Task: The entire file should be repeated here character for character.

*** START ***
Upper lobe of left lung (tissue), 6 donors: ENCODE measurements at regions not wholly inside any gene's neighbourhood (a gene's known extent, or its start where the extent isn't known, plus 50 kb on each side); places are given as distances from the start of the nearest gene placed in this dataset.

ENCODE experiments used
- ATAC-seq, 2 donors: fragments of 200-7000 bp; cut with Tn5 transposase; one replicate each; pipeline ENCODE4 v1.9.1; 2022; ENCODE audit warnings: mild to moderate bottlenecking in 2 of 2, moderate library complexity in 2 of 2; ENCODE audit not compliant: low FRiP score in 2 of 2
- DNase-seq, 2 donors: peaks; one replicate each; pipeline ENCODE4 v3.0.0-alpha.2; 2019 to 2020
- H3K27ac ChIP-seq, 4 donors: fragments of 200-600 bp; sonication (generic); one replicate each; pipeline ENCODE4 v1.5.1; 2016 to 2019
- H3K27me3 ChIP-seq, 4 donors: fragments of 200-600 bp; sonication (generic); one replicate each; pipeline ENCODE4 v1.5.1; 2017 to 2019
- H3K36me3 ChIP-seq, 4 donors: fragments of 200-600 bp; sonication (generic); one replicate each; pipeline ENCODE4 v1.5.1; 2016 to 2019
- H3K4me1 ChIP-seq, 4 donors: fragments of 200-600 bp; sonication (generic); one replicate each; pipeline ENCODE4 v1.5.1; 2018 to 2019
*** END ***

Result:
Upper lobe of left lung (tissue), 6 donors: ENCODE measurements at regions not wholly inside any gene's neighbourhood (a gene's known extent, or its start where the extent isn't known, plus 50 kb on each side); places are given as distances from the start of the nearest gene placed in this dataset.

ENCODE experiments used
- ATAC-seq, 2 donors: fragments of 200-7000 bp; cut with Tn5 transposase; one replicate each; pipeline ENCODE4 v1.9.1; 2022; ENCODE audit warnings: mild to moderate bottlenecking in 2 of 2, moderate library complexity in 2 of 2; ENCODE audit not compliant: low FRiP score in 2 of 2
- DNase-seq, 2 donors: peaks; one replicate each; pipeline ENCODE4 v3.0.0-alpha.2; 2019 to 2020
- H3K27ac ChIP-seq, 4 donors: fragments of 200-600 bp; sonication (generic); one replicate each; pipeline ENCODE4 v1.5.1; 2016 to 2019
- H3K27me3 ChIP-seq, 4 donors: fragments of 200-600 bp; sonication (generic); one replicate each; pipeline ENCODE4 v1.5.1; 2017 to 2019
- H3K36me3 ChIP-seq, 4 donors: fragments of 200-600 bp; sonication (generic); one replicate each; pipeline ENCODE4 v1.5.1; 2016 to 2019
- H3K4me1 ChIP-seq, 4 donors: fragments of 200-600 bp; sonication (generic); one replicate each; pipeline ENCODE4 v1.5.1; 2018 to 2019